Sex, Love, Race: Crossing Boundaries in North American History (review)

Sex, Love, Race: Crossing Boundaries in North American History (review)

Journal of Social History
Volume 33, Number 3, Spring 2000
pages 753-755
DOI: 10.1353/jsh.2000.0037

Joshua D. Rothman, Associate Professor of History
University of Alabama, Tuscaloosa

Sex, Love, Race: Crossing Boundaries in North American History. Edited by Martha Hodes (New York and London: New York University Press, 1999. xvi plus 542 pp.).

In his 1995 presidential address to the Organization of American Historians, reprinted as the opening essay of this important collection, Gary Nash called the attention of his audience to the “hidden history of mestizo America.” Lost amidst America’s long and frequently tragic experience with racial and ethnic classification and separation is a past significantly shaped by sexual intermixture, cultural boundary crossing, and lives lived and identities forged in tension with dominant ideologies. Looking backward with a sensitivity to this “hybridity,” Nash proposed, might hold a key for moving beyond racialism in our future, and for finding a politics that transcends biological determinism without sacrificing the value of difference.

The twenty-three other essays assembled here by Martha Hodes (eight of which have been previously published in whole or in part) collectively explore the possibilities such a reconceptualization of the past holds. The subtitle of the volume is a bit misleading, since nearly all of the pieces deal principally with the European colonial territories that now comprise the continental United States rather than with Mexico or Canada. Still, the breadth of human experience and historical subfields traversed by the authors is astonishing. Working from discussions of the intersection of race and sex, the essays yield insight to historical issues of gender, sexuality, marriage and the family, class, religion, slavery, violence, national and personal identity, politics and political activism, diplomacy, culture, economics and commercial exchange, law, and crime, just to name those themes most prominent and recurring.

The collection is divided into five parts and arranged chronologically. Generally, the essays within each part are logically juxtaposed. Moreover, the separate parts are connected smartly to one another, producing a discernible, if subtle and fractured, narrative that describes important ebbs and flows in the history of sex across racial and ethnic lines in America since the 1690s. The essays in part one examine various regions of colonial North America, and cumulatively investigate European, Native American, and African American societies and cultures encountering each other, sexually and otherwise, for the first time. The authors here describe an era characterized by domination and distrust, but also by uncertainty, intercultural negotiation, and mutual accommodation. The early emergence of racial antipathy and the construction of racial hierarchy-both inseparable  from sex and sexuality-are never far from the surface in the stories told by Jennifer Spear about French Louisiana, Graham Hodges about German Lutherans in New York, Daniel Mandell about New England, and Richard Godbeer about the eighteenth-century Southern backcountry.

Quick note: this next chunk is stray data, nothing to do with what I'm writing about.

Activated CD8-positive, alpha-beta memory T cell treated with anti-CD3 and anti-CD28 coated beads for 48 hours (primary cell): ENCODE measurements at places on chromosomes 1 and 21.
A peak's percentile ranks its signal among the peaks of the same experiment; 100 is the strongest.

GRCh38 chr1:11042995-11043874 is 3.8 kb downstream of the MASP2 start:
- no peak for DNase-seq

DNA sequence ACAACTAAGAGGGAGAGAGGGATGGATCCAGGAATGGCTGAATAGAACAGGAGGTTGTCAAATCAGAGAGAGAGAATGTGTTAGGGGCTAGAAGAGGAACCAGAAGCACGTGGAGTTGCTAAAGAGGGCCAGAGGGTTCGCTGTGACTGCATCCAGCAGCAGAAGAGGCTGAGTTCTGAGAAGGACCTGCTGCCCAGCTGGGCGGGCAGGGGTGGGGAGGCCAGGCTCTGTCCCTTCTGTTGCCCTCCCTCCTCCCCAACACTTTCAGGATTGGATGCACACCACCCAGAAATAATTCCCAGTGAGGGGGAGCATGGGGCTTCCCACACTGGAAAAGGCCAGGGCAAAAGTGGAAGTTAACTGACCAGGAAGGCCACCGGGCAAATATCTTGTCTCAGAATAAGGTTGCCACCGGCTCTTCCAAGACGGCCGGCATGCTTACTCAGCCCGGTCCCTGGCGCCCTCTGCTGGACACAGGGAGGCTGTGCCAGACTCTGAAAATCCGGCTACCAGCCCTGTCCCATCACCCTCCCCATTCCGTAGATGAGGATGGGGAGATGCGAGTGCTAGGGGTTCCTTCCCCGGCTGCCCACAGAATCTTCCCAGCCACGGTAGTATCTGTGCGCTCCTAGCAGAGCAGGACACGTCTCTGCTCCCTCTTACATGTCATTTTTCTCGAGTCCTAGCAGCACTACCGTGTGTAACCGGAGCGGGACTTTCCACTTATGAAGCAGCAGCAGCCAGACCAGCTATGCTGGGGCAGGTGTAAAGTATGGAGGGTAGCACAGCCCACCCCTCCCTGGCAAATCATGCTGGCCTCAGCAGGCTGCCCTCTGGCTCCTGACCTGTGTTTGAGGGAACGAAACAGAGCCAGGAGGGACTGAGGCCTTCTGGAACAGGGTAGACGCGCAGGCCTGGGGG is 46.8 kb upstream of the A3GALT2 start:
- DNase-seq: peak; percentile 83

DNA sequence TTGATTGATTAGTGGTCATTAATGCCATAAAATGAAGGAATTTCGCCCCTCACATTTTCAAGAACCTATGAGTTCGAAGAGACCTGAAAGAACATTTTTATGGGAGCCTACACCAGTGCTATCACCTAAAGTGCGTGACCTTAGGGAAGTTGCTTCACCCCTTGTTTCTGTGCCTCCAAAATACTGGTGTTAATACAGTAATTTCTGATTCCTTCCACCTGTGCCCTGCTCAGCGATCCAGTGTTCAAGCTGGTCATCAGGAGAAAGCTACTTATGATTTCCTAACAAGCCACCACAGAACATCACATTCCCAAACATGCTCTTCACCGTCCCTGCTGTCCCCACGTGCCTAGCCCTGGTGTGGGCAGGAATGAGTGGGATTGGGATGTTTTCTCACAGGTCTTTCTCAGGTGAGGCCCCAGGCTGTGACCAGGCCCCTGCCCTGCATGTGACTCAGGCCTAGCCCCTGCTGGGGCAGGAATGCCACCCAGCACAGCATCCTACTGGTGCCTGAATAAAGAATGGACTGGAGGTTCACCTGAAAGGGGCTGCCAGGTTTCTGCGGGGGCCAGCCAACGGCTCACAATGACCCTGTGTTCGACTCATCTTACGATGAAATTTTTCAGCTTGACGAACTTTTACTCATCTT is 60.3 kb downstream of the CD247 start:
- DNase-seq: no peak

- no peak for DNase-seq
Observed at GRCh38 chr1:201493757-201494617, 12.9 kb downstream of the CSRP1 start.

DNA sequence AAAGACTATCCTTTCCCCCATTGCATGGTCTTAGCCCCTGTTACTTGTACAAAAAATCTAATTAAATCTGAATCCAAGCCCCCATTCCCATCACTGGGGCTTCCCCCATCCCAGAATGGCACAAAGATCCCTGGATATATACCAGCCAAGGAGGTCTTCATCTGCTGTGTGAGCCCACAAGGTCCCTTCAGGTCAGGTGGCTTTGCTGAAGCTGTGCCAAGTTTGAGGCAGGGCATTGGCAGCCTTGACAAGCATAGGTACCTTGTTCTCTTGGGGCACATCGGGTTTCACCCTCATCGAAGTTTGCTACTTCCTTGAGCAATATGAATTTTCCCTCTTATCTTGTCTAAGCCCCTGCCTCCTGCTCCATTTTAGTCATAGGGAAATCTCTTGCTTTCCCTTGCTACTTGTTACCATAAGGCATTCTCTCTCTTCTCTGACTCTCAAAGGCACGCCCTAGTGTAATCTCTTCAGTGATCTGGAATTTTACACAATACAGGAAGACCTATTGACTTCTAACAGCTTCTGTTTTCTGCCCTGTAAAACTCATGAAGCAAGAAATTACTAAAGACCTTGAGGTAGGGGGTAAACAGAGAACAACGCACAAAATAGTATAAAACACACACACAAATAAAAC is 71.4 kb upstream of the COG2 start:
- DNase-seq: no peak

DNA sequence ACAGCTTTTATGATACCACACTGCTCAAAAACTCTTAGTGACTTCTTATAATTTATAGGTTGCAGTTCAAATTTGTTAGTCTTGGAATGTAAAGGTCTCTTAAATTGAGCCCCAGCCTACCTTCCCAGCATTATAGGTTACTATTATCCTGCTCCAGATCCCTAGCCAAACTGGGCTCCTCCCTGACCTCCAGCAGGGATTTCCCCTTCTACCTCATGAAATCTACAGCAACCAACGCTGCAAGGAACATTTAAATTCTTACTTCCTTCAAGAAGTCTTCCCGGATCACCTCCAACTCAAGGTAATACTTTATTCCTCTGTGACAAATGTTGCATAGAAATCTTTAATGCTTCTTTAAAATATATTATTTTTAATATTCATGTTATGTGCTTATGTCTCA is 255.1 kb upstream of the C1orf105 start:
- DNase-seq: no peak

Part two moves on to the early national and antebellum periods. Here, slavery takes center stage. Most of the essays in this section focus on interracial sexual activity between whites and blacks-particularly in the South-which was commonplace despite being legally and culturally taboo. In the words of Sharon Block, who compares and contrasts the sexual vulnerability of white servant and black enslaved women, sex across the color line under slavery frequently yielded coercive situations where “economic mastery created sexual mastery.” As Thomas E. Buckley, S.J., and Josephine Boyd Bradley and Kent Anderson Leslie demonstrate in fascinating case studies, however, familial connections between whites and blacks under slavery also enabled some people of African descent to carve out personal identities and establish economic positions that transcended both their color and their ancestry.

In her essay on antebellum New York City, Leslie Harris demonstrates how fears of “amalgamation” were central to political discourse about abolitionism, urban poverty, and immigration. As a number of essays in part three make evident, interracial sex had even more volatile political implications in the Reconstruction-era South. In his…

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